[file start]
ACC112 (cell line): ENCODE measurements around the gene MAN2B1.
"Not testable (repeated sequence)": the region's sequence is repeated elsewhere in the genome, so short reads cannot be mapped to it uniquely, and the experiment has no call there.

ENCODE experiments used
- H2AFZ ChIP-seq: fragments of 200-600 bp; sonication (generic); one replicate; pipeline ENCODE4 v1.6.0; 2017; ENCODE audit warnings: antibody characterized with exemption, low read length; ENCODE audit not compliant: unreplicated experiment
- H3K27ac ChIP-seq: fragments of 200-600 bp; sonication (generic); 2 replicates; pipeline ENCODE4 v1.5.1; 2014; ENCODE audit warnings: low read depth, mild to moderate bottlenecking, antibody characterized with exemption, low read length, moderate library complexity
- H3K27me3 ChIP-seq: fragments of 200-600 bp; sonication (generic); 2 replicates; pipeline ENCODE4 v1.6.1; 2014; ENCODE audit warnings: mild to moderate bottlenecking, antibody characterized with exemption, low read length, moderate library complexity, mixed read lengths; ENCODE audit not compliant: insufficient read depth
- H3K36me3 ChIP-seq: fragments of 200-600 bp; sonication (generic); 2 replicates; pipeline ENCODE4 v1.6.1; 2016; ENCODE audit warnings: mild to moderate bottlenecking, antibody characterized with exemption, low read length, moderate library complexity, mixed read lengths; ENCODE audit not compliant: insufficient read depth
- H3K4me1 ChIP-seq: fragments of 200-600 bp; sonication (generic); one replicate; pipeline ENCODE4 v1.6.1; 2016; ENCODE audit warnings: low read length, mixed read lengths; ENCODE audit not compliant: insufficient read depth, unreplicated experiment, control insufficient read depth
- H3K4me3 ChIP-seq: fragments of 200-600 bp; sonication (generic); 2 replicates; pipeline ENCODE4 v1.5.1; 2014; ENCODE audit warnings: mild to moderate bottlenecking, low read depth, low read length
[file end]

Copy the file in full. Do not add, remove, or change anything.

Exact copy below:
ACC112 (cell line): ENCODE measurements around the gene MAN2B1.
"Not testable (repeated sequence)": the region's sequence is repeated elsewhere in the genome, so short reads cannot be mapped to it uniquely, and the experiment has no call there.

ENCODE experiments used
- H2AFZ ChIP-seq: fragments of 200-600 bp; sonication (generic); one replicate; pipeline ENCODE4 v1.6.0; 2017; ENCODE audit warnings: antibody characterized with exemption, low read length; ENCODE audit not compliant: unreplicated experiment
- H3K27ac ChIP-seq: fragments of 200-600 bp; sonication (generic); 2 replicates; pipeline ENCODE4 v1.5.1; 2014; ENCODE audit warnings: low read depth, mild to moderate bottlenecking, antibody characterized with exemption, low read length, moderate library complexity
- H3K27me3 ChIP-seq: fragments of 200-600 bp; sonication (generic); 2 replicates; pipeline ENCODE4 v1.6.1; 2014; ENCODE audit warnings: mild to moderate bottlenecking, antibody characterized with exemption, low read length, moderate library complexity, mixed read lengths; ENCODE audit not compliant: insufficient read depth
- H3K36me3 ChIP-seq: fragments of 200-600 bp; sonication (generic); 2 replicates; pipeline ENCODE4 v1.6.1; 2016; ENCODE audit warnings: mild to moderate bottlenecking, antibody characterized with exemption, low read length, moderate library complexity, mixed read lengths; ENCODE audit not compliant: insufficient read depth
- H3K4me1 ChIP-seq: fragments of 200-600 bp; sonication (generic); one replicate; pipeline ENCODE4 v1.6.1; 2016; ENCODE audit warnings: low read length, mixed read lengths; ENCODE audit not compliant: insufficient read depth, unreplicated experiment, control insufficient read depth
- H3K4me3 ChIP-seq: fragments of 200-600 bp; sonication (generic); 2 replicates; pipeline ENCODE4 v1.5.1; 2014; ENCODE audit warnings: mild to moderate bottlenecking, low read depth, low read length